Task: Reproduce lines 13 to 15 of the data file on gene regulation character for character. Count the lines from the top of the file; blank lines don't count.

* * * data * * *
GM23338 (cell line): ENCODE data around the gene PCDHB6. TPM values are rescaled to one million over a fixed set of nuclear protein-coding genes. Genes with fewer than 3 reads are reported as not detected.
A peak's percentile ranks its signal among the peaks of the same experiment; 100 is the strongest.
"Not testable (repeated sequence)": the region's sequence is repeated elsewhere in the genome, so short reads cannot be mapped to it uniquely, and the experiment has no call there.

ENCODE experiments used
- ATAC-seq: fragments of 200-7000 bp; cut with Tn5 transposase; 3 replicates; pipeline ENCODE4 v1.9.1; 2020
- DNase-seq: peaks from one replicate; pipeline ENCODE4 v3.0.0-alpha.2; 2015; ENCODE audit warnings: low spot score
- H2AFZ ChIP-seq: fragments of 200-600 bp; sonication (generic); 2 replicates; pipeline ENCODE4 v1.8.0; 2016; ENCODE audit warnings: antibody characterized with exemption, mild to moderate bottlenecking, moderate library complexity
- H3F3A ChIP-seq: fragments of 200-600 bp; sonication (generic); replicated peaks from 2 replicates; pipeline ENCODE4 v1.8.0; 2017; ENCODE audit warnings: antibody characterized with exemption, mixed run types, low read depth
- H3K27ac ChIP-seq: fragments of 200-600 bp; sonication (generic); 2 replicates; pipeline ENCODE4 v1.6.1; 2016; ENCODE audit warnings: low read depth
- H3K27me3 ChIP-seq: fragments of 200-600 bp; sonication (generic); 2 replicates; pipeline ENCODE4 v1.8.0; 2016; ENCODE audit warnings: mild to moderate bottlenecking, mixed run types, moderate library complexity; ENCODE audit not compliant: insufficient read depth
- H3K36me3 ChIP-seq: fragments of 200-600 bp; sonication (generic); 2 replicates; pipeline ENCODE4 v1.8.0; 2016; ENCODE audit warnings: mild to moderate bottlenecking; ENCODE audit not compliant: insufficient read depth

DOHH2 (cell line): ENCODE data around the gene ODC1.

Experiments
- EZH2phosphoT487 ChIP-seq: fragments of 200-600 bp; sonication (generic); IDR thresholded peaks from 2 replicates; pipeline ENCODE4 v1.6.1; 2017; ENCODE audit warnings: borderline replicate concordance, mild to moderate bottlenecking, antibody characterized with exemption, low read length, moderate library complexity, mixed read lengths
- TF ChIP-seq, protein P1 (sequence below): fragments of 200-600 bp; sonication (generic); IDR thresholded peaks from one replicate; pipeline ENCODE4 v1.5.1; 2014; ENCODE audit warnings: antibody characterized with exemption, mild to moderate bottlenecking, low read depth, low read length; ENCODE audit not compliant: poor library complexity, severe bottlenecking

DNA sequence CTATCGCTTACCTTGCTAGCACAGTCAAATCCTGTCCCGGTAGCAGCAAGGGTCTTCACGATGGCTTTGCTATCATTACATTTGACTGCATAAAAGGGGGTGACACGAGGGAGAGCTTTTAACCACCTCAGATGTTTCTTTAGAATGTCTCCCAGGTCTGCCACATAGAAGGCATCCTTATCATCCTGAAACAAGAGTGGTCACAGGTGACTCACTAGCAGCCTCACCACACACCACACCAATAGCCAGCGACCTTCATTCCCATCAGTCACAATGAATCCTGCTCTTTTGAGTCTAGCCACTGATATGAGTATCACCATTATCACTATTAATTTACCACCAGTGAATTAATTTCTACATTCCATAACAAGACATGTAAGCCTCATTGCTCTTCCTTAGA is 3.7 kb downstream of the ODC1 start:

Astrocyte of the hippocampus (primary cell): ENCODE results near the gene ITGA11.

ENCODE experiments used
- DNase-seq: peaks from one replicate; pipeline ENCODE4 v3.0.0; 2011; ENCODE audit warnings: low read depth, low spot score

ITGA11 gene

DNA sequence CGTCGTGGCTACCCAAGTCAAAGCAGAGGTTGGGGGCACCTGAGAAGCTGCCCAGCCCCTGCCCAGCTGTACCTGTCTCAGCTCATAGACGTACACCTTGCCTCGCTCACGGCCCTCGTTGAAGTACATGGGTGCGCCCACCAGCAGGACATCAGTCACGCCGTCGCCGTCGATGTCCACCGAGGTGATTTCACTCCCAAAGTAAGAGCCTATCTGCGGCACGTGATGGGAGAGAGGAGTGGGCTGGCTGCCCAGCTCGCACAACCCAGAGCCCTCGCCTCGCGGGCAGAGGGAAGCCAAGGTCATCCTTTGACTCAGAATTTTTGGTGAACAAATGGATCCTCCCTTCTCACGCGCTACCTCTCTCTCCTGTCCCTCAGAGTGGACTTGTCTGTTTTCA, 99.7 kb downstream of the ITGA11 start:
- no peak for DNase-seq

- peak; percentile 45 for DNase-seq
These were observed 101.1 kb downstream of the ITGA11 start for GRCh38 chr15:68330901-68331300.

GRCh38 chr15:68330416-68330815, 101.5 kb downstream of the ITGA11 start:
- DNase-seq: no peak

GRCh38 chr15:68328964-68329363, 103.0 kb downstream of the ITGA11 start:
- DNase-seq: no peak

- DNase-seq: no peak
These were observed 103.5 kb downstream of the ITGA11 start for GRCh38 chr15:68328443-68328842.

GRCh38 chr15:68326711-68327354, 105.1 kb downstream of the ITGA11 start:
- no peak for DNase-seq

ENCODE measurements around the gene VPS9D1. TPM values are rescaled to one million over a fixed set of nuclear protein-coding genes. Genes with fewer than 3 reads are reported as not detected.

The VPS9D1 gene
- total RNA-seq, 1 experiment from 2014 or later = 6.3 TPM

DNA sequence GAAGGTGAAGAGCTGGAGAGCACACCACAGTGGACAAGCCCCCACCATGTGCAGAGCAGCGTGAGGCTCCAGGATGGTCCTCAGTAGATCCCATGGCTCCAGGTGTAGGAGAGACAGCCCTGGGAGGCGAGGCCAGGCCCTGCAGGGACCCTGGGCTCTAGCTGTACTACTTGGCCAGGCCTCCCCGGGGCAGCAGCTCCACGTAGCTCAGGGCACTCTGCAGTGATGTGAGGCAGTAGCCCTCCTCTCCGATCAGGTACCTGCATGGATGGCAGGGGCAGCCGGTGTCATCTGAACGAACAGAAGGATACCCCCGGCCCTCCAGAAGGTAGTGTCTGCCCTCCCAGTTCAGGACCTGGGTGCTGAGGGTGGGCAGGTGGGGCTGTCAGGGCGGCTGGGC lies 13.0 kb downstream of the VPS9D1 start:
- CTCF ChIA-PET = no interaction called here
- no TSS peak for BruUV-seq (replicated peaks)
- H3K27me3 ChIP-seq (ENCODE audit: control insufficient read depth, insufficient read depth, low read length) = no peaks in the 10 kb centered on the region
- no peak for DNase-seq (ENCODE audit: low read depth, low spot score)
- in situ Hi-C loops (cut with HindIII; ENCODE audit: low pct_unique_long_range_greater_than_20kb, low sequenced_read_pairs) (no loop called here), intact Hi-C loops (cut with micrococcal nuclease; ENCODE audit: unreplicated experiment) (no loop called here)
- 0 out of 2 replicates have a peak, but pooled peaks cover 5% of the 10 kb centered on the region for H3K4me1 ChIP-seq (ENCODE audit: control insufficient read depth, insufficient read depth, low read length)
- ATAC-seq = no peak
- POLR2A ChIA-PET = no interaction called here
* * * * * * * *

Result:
Experiments
- EZH2phosphoT487 ChIP-seq: fragments of 200-600 bp; sonication (generic); IDR thresholded peaks from 2 replicates; pipeline ENCODE4 v1.6.1; 2017; ENCODE audit warnings: borderline replicate concordance, mild to moderate bottlenecking, antibody characterized with exemption, low read length, moderate library complexity, mixed read lengths
- TF ChIP-seq, protein P1 (sequence below): fragments of 200-600 bp; sonication (generic); IDR thresholded peaks from one replicate; pipeline ENCODE4 v1.5.1; 2014; ENCODE audit warnings: antibody characterized with exemption, mild to moderate bottlenecking, low read depth, low read length; ENCODE audit not compliant: poor library complexity, severe bottlenecking